A magnetar is a type of neutron star with an extremely powerful magnetic field and in fact, they are the strongest magnets in the Universe.
These super-dense dead stars with ultra-strong magnetic fields can be found all over our galaxy but astronomers don’t know exactly how they form.
Now, using multiple telescopes around the world, including European Southern Observatory (ESO) facilities, researchers have uncovered a living star that is likely to become a magnetar.
This finding marks the discovery of a new type of astronomical object — massive magnetic helium stars — and sheds light on the origin of magnetars.
Despite having been observed for over 100 years, the enigmatic nature of the star HD 45166 could not be easily explained by conventional models, and little was known about it beyond the fact that it is one of a pair of stars, is rich in helium and is a few times more massive than our Sun.
“This star became a bit of an obsession of mine,” says Tomer Shenar, the lead author of a study on this object published in Science and an astronomer at the University of Amsterdam, the Netherlands.
“Tomer and I refer to HD 45166 as the ‘zombie star’,” says co-author and ESO astronomer Julia Bodensteiner, based in Germany. “This is not only because this star is so unique, but also because I jokingly said that it turns Tomer into a zombie.”
Having studied similar helium-rich stars before, Shenar thought magnetic fields could crack the case. Indeed, magnetic fields are known to influence the behavior of stars and could explain why traditional models failed to describe HD 45166, which is located about 3000 light-years away in the constellation Monoceros.
“I remember having a Eureka moment while reading the literature: ‘What if the star is magnetic?’,” says Shenar, who is currently based at the Centre for Astrobiology in Madrid, Spain.
Shenar and his team set out to study the star using multiple facilities around the globe. The main observations were conducted in February 2022 using an instrument on the Canada-France-Hawaii Telescope that can detect and measure magnetic fields.
The team also relied on key archive data taken with the Fiber-fed Extended Range Optical Spectrograph (FEROS) at ESO’s La Silla Observatory in Chile. Once the observations were in, Shenar asked co-author Gregg Wade, an expert on magnetic fields in stars at the Royal Military College of Canada, to examine the data.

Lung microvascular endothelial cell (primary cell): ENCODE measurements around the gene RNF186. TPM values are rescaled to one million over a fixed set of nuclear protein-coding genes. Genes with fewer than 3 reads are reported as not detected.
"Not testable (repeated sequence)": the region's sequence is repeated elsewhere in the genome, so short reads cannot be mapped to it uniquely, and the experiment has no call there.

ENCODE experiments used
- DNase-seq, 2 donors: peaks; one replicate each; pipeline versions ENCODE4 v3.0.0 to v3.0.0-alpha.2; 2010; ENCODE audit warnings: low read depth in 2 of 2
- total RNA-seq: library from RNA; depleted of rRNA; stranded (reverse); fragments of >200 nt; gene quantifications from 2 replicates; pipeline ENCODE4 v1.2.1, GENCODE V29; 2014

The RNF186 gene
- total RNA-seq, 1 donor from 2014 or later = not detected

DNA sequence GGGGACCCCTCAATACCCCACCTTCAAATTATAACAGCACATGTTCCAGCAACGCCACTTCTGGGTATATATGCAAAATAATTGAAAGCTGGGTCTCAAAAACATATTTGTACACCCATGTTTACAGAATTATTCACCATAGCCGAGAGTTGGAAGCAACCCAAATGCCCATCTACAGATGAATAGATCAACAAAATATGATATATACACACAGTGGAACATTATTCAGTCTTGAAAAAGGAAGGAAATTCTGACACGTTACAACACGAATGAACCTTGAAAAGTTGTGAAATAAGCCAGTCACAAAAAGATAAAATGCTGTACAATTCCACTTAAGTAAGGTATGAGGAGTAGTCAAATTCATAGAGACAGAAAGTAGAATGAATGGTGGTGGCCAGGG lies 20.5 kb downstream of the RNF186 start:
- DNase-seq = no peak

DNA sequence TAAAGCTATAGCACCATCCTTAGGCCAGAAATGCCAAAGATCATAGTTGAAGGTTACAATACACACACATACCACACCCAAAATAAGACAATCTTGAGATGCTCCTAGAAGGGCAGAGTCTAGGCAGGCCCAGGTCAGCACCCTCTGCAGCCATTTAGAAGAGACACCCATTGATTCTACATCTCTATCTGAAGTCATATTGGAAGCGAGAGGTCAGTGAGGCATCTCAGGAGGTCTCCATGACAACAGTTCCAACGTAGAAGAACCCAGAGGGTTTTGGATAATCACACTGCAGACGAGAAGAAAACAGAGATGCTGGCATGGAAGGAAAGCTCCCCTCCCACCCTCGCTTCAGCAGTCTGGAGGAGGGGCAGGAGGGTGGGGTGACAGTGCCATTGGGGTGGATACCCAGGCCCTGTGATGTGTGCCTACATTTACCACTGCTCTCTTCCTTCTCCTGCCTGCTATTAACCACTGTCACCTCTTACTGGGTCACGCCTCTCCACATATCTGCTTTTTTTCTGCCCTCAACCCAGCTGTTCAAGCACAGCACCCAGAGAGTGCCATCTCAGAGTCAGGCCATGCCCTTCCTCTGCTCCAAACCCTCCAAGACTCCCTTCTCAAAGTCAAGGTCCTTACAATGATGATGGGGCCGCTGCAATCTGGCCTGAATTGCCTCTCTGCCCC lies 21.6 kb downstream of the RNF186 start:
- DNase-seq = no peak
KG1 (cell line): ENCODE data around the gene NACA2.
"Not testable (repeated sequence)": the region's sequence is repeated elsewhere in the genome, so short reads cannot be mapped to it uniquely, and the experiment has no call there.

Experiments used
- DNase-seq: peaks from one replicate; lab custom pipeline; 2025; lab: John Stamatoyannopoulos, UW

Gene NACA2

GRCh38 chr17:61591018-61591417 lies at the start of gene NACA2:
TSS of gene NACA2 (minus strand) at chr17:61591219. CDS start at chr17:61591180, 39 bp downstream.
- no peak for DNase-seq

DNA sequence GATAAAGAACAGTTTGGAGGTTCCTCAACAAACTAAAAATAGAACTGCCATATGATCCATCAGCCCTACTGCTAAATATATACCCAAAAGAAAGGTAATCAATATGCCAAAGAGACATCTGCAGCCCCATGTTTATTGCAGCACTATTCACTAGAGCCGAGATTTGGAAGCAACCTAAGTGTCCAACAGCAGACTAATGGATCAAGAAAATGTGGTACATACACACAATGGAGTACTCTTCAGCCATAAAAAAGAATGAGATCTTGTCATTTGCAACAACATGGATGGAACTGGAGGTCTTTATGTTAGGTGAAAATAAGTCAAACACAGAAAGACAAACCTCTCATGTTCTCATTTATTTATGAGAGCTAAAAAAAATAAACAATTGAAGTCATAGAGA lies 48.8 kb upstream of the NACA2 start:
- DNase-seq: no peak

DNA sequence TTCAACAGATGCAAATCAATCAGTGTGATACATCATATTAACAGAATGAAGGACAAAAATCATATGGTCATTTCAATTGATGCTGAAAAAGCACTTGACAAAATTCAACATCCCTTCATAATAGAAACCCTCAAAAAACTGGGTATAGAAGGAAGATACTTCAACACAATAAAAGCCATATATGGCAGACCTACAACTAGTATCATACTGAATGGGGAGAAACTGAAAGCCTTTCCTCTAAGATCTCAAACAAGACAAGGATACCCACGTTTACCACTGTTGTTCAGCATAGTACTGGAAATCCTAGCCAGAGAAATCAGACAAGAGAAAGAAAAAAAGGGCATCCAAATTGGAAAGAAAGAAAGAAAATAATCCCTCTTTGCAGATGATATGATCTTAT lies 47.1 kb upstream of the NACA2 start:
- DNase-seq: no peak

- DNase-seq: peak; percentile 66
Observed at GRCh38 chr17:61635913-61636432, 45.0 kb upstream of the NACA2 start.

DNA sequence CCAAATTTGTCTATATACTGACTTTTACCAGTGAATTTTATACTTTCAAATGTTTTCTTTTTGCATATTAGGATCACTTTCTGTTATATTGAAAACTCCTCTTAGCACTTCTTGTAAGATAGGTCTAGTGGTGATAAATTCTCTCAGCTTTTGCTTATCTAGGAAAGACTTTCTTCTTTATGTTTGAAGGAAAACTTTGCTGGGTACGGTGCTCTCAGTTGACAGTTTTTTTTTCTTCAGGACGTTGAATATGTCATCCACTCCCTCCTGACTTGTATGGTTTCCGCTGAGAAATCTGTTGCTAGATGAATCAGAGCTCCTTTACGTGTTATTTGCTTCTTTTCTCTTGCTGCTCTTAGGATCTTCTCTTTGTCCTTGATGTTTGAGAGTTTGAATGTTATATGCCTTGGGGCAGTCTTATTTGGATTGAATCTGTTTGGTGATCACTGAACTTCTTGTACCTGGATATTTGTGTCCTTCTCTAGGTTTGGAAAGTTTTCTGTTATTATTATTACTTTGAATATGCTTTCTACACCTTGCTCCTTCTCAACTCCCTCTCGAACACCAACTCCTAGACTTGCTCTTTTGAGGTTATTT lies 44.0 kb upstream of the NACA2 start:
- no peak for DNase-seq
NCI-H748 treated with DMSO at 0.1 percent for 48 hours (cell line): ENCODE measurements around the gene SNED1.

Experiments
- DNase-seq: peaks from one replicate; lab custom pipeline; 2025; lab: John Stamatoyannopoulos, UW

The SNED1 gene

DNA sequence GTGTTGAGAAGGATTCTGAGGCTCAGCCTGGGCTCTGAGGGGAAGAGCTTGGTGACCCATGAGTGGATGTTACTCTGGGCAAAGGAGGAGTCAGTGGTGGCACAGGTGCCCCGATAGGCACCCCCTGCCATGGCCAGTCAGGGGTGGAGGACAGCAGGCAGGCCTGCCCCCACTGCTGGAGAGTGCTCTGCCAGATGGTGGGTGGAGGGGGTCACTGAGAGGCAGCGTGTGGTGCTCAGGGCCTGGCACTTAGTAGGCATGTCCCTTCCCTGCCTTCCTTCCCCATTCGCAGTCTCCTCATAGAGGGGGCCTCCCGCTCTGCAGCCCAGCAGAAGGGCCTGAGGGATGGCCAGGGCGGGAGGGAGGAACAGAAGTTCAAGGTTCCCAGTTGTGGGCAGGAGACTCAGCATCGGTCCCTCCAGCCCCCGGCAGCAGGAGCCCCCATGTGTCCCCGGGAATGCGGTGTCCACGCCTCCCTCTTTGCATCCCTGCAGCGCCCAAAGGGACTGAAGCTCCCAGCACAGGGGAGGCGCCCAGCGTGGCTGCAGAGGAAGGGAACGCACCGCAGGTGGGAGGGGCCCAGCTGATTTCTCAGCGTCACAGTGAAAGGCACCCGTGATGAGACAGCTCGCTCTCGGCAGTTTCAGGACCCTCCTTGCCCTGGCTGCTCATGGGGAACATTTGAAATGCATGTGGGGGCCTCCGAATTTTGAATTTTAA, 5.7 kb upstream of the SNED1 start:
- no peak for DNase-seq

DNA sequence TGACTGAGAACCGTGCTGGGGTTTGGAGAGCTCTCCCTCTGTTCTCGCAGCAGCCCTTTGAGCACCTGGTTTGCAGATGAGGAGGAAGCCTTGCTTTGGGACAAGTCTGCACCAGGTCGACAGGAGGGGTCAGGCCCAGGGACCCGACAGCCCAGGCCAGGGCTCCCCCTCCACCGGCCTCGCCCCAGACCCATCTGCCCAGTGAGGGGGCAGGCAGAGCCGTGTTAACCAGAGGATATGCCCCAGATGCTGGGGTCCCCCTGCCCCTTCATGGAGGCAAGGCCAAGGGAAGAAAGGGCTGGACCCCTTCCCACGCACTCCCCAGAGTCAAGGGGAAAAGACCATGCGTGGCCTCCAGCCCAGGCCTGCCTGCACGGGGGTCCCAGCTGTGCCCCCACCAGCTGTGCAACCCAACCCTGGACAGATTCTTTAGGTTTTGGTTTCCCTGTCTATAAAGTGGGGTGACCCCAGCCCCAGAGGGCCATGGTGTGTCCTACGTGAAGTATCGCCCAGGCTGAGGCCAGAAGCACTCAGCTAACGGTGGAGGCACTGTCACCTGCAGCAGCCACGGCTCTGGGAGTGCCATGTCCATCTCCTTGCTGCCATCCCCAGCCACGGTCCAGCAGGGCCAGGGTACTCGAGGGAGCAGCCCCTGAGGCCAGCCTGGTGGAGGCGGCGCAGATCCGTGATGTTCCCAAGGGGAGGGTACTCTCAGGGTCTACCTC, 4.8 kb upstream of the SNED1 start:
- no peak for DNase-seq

Wade’s response confirmed Shenar’s hunch: “Well my friend, whatever this thing is — it is definitely magnetic.”
Shenar’s team had found that the star has an incredibly strong magnetic field, of 43 000 gauss, making HD 45166 the most magnetic massive star found to date.
“The entire surface of the helium star has a magnetic field almost 100,000 times stronger than Earth’s,” explains co-author Pablo Marchant, an astronomer at KU Leuven’s Institute of Astronomy in Belgium.
This observation marks the discovery of the very first massive magnetic helium star. “It is exciting to uncover a new type of astronomical object,” says Shenar, ”especially when it’s been hiding in plain sight all along.”
Moreover, it provides clues to the origin of magnetars, compact dead stars laced with magnetic fields at least a billion times stronger than the one in HD 45166. The team’s calculations suggest that this star will end its life as a magnetar.
As it collapses under its own gravity, its magnetic field will strengthen, and the star will eventually become a very compact core with a magnetic field of around 100 trillion gauss — the most powerful type of magnet in the Universe.
Shenar and his team also found that HD 45166 has a mass smaller than previously reported, around twice the mass of the Sun, and that its stellar pair orbits at a far larger distance than believed before. Furthermore, their research indicates that HD 45166 formed through the merger of two smaller helium-rich stars.
“Our findings completely reshape our understanding of HD 45166,” concludes Bodensteiner.